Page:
Back in the late 90’s, before he became sidetracked with writing songs about Michael Jackson, George Bush and vomit, Eminem released a catchy song entitled ‘Guilty Conscience’. It was a song about the two voices that talk to you, one ‘bad voice’ (played by Eminem) representing temptation to commit crime or do what is wrong and one ‘good voice’ (played by Dr Dre) representing logic, reason and morality. It told a story of various scenarios where you might hear the two voices, sometimes one winning and sometimes the other.
Leaving hip-hop to one side for the moment, I have always been fascinated by the subject of tilt. A number of poker writers have attempted to determine why players tilt and they usually conclude that players are most likely to tilt when they encounter stressful situations such as losing a big pot, taking a bad beat or going on a downswing. However, not only is this quite a narrow view of tilt, but also it doesn’t really answer this question. Sure, a bad beat (for example) might be a trigger for tilt, but why would losing a hand when you were a strong favourite cause you to play badly on subsequent hands? Why would a generally good poker player play in a way that they know is wrong, that they know will lose them money in the long run? Is it a conscious decision, a subconscious one or do they simply ‘forget’ how to play well for a period?
This is a question that I have been thinking about a lot, and I think to find the answer we need to go back a long way. Back to when we first started playing poker, when what we lacked in knowledge and experience we more than made up for in enthusiasm. Think back to when you first started playing poker and try to remember how you played. While it will vary from individual to individual, it is a fair bet that your game had the following characteristics:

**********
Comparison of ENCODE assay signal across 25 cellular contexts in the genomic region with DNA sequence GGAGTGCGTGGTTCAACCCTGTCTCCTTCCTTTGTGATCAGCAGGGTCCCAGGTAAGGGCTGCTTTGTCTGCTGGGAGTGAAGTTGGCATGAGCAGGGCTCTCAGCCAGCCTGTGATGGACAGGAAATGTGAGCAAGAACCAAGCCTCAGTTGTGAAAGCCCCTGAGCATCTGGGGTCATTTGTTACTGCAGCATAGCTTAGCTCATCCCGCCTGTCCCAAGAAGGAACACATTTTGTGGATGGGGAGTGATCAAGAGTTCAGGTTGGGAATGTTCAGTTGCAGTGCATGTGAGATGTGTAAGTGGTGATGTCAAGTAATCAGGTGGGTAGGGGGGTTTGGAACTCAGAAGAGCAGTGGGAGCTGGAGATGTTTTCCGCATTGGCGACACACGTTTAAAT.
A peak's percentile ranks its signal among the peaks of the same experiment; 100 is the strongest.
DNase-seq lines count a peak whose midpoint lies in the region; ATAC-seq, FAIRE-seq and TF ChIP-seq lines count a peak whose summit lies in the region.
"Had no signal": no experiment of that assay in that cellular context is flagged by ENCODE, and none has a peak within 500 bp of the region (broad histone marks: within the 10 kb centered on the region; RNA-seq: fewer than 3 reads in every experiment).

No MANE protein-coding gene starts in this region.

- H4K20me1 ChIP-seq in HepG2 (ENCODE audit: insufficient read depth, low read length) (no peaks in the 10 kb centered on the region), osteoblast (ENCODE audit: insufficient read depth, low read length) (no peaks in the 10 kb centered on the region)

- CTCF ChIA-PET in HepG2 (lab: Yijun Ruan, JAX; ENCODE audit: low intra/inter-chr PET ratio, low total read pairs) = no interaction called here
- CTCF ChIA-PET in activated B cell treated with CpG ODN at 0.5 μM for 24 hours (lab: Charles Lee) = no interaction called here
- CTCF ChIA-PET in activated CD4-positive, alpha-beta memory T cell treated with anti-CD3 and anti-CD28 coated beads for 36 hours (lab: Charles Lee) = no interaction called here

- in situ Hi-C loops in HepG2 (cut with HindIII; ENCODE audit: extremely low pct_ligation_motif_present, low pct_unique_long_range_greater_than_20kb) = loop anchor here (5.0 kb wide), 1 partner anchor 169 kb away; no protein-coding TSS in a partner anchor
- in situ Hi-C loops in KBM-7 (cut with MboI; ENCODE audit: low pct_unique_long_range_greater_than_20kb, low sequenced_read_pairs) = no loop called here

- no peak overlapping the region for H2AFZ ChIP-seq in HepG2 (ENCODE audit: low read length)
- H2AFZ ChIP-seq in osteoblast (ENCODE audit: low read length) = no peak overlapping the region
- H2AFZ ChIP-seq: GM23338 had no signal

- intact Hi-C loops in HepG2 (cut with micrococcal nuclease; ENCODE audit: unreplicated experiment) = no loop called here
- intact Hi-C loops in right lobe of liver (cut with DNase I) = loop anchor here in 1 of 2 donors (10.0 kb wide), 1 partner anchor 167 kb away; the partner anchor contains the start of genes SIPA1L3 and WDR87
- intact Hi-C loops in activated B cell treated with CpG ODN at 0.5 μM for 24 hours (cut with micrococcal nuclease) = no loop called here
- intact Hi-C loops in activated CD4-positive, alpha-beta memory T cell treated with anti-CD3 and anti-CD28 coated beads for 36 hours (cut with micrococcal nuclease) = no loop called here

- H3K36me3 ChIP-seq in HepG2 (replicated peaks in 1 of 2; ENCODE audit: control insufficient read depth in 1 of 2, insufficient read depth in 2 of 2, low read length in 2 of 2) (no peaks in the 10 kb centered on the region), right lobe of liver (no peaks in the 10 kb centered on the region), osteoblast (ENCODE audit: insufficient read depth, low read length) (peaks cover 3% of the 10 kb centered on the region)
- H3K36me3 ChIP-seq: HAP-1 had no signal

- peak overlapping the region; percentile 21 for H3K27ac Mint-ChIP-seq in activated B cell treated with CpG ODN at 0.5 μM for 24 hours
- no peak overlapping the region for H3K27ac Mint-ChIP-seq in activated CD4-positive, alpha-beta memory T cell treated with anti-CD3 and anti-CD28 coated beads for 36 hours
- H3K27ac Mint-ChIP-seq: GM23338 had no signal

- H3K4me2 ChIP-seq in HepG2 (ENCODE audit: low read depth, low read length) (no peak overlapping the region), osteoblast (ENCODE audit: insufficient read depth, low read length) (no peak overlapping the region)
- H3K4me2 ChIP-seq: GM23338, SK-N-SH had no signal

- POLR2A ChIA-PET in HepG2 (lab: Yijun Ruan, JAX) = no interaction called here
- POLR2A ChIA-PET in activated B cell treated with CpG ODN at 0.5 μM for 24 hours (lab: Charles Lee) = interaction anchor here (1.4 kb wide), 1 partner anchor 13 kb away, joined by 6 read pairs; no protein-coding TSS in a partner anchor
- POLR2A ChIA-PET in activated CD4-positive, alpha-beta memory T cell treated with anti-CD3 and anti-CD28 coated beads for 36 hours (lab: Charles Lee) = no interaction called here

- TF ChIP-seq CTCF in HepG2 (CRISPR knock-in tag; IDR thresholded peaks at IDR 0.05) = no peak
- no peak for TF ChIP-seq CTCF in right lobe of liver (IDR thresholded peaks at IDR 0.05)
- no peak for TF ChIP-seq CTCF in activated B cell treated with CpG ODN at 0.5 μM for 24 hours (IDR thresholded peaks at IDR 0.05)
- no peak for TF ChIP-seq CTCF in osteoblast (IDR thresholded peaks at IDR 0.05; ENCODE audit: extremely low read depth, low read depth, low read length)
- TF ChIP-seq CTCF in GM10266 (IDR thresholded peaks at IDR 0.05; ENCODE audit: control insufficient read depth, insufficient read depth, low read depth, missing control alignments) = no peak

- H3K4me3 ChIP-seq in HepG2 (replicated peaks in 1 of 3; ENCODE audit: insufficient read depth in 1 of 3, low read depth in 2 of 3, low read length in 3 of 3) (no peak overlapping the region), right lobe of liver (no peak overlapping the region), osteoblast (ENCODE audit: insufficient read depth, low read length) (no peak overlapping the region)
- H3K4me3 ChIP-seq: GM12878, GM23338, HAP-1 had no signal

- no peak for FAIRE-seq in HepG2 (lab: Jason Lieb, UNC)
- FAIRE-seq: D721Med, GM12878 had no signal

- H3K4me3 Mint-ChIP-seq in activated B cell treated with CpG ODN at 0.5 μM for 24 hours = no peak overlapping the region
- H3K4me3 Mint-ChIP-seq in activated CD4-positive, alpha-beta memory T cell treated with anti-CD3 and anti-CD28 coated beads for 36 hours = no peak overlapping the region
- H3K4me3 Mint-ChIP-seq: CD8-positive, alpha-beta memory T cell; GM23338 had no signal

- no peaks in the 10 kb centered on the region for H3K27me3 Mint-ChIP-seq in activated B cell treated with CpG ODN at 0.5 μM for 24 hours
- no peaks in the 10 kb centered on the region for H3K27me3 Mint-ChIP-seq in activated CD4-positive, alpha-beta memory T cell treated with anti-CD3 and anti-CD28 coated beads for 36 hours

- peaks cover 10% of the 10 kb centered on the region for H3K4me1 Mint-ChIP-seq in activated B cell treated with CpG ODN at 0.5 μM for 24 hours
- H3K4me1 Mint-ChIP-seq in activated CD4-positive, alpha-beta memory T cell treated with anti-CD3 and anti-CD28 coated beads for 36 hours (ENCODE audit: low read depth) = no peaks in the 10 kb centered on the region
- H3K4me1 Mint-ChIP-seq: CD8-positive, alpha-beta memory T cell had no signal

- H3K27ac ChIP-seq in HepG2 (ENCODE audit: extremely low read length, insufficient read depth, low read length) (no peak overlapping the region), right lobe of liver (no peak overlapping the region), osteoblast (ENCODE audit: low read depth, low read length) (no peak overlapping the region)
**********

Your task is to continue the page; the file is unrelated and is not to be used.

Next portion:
Too loose – You played too many hands pre-flop and continued with weak holdings for too long after the flop.
Too passive – You checked and called too often as opposed to betting and raising with a strong hand.
Insufficient thought – You would play without thinking hard enough about what your opponents might hold or analysing how individual opponents play.
The reason we played poorly is generally that we didn’t know any better. We didn’t have the understanding of the game to realise the benefits of a tight-aggressive strategy, nor did we realise the importance of good analysis of your opponents. But the reason we played specifically like this, as opposed to the numerous other styles of ‘bad poker’ that we could have adopted, is that this is how we would like to play instinctively.
We would like to play lots of hands to be more involved in the action and play to the river in the hope of winning.
We are naturally risk averse and don’t want to be paying multiple bets when the outcome is uncertain. We want to check/call down and see if we have won.
We would like an easy formula for success and not have to think too hard when playing.
The problem with the human brain is that it is extremely creative and convincing when creating a justification for something you want to do. We had a style of poker that we wanted to play and we wanted to win money. Rather than seeing the conflict between the two, we just allowed our brain to draw a bridge between them, to create a faux justification for our bad play. We would convince ourselves that our loose, passive, formulaic game was the correct way to play poker and ignore evidence to the contrary.
Many players never leave this stage. They continue to lose money playing poker because either they don’t realise they are playing badly, or they realise it at some level but don’t want to make the effort to improve. This is great because it is the reason that there are so many weak players around for the better players to win money from. On the other hand, some players have the intelligence to realise that they are playing badly and move on. They will read books, articles and forums and do everything they can to learn how to play poker well, and this means moving on from the way they actually want to play poker to embrace how they need to play poker in order to win.